Santa’s gift

Christmas is coming; the rumble of summer storms mingled with Christmas carols and beach sand that burns our feet. And despite the sweat, Santa never seems to feel the heat in his big red suit.

Like all children, there came a time when I realized Santa was a myth. I hinted this to my parents, but they denied it; they fought to keep Santa alive for me for just a little longer. So I played them. Blatantly. I asked for overpriced toys, discontinued toys, one of a kind toys… dolls only found in museums. And I said, in my sweet little girl voice, that if Santa was real he could bring me anything.

I don’t remember what I got for Christmas that year, but I do remember the rush of victory when I didn’t get anything I’d asked Santa for. My parents had to admit defeat.

Then I grew up, and somewhere in my logical pre-mummy brain I decided that I wouldn’t lie about Santa Claus. There was enough magic in the world, I decided, without hiding behind made up fat men who got all the credit for mum and dads Christmas shopping. I wouldn’t lie, I’d just tell my kids that Santa was a fun game people played at Christmas time. Yep, that’s what would happen. But that didn’t happen. Bodhi happened. When he was two I went along with my plan and he nodded with wide eyes the way a two year old does when they’re really thinking “I’m-not-listening-to-a-single-word-you’re-saying-oooohhhtoys!!”

When he was three I dared to suggest the same thing and was told in no uncertain terms that Santa DID exist and was EXTREMELY real. There was proof of that, obviously, in the fact that there are all those story books about him. I mean look at them, HEAPS.

He’s four now, and Santa’s existence is clearly not a topic for debate.

So the myth of the fat man is tangible at our house. I’m glad. Because that pre-mummy brain didn’t see how much fun there was in his existence. How little logic was important when there was magic to be found. And the fact that I can already see Bodhi’s brain ticking over about the absurdness of it all (“So Mum, how does Santa get into the houses without chimneys?” “That’s not really Santa at the shopping centre is it?”) makes the fleetingness of it all the more fun.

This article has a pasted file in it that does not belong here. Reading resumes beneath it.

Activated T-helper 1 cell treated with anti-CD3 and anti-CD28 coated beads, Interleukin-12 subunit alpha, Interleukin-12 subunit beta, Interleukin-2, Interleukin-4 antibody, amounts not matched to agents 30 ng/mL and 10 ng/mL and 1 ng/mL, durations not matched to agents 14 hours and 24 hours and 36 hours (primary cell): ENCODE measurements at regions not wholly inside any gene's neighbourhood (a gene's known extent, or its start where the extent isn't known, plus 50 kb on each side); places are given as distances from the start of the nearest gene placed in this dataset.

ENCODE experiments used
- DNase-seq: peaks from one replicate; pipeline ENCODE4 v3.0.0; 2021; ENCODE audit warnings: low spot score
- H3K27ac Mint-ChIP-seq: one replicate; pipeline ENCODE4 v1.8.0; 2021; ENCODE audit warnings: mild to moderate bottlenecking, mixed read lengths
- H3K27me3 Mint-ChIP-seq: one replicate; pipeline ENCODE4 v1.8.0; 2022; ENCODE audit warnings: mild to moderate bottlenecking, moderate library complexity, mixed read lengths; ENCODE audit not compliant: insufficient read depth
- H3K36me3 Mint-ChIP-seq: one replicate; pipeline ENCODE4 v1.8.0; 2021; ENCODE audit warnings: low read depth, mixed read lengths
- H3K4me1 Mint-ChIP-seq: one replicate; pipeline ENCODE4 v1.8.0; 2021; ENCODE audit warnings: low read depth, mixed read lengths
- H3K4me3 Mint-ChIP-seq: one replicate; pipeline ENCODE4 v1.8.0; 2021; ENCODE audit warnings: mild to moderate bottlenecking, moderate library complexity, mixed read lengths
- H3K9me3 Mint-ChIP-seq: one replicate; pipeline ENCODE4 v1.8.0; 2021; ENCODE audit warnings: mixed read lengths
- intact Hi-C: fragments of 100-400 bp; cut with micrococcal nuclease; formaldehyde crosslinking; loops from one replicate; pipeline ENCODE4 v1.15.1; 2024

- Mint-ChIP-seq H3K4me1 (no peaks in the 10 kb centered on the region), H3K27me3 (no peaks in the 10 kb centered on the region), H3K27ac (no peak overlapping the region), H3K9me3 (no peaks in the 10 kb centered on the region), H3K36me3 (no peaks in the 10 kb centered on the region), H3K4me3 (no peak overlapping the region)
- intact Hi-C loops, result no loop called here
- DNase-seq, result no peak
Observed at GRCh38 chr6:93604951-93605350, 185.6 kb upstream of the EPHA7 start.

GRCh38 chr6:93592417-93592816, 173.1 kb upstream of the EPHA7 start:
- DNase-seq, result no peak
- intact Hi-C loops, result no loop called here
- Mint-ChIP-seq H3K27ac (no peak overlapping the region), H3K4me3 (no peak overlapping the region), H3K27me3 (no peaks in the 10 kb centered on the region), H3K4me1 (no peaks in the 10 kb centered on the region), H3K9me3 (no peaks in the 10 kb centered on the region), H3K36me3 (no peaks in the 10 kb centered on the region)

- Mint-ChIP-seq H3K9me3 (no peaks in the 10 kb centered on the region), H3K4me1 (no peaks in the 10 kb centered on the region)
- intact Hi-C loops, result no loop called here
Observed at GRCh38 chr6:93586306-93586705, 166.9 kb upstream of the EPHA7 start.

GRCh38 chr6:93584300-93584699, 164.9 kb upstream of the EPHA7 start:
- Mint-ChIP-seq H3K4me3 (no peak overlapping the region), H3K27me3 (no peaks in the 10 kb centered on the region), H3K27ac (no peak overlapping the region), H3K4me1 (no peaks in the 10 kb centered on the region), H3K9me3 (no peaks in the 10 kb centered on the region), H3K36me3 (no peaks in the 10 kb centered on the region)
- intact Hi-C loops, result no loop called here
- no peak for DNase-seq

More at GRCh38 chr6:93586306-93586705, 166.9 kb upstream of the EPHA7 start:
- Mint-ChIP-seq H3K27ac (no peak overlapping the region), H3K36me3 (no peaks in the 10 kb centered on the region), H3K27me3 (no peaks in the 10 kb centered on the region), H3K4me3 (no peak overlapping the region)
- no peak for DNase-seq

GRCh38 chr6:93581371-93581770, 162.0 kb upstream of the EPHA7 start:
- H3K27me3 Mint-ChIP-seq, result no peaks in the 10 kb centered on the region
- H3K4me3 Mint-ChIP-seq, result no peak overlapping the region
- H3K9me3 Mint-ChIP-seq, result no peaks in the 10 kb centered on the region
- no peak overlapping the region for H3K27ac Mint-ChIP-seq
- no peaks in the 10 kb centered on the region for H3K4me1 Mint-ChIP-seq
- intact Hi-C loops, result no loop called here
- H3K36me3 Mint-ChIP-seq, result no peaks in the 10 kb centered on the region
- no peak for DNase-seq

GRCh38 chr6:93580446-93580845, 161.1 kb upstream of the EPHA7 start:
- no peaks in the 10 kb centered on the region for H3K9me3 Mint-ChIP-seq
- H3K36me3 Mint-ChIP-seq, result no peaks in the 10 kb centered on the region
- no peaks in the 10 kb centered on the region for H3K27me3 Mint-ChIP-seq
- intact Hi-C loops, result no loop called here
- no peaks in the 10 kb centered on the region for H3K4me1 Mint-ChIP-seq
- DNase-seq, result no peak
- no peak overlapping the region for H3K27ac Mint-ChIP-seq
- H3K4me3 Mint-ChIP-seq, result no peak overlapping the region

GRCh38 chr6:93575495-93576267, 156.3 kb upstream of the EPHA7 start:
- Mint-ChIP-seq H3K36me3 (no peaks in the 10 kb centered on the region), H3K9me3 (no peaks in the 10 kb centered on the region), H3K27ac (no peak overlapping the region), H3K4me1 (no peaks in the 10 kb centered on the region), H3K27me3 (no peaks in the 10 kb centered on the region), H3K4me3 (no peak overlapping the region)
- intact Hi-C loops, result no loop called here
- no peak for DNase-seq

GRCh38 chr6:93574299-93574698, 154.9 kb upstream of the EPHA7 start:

But with all the fun I also want to give my kids a little of the real stuff. A little of the Saint Nick stuff.

Every week Bodhi gets his allowance in coins. They are divided between jars, Living, Giving, Saving and Wealthing (though the savings one should just be titled “Lego”). This week we are about to count the Giving jar. We’re about to count the coins and give something.

We’ve spoken about what he’d like to give and he’s decided he’d like to buy some chickens or a goat for someone in Africa (we’ll use TEAR Australia’s “Really Useful Gifts http://www.usefulgifts.org/ ). We’ve spoken about why this would be a nice thing to do and he chats about it with the enthusiasm of someone still innocent enough to want to change a world they don’t really understand.

It’s awesome.

He’s also collecting toys here and there for the wishing tree. This week we’re going to buy wrapping paper, or rather he is, his choice, and I’ll be there with the scissors and tape to help him wrap them. Then he’ll go and put them under the tree for someone he doesn’t know, just because, just to make them smile.

You see my pre-mummy brain didn’t see the sense in the bearded man with his elves making presents. But that part of me didn’t get the moral of the story. The part where magic and giving come together. The part where my little elf counts his coins to make sure Santa arrives for someone else and wants to wrap a strangers gift as much as he wants to tear the paper off his own. That’s the magic bit, and I’m so glad I didn’t miss it.

So this Christmas I’m explaining about Saint Nick. I’m telling him about the birth of Jesus. I’m talking about the Summer Solstice. I’m also going to make sure there’s a reindeer carrot bitten in half on Christmas morning and some hoof prints on the deck.

And the way his eyes light up with excitement about it all is my gift. Thank you Santa – it’s perfect.

Copyright Nirvana Dawson 2012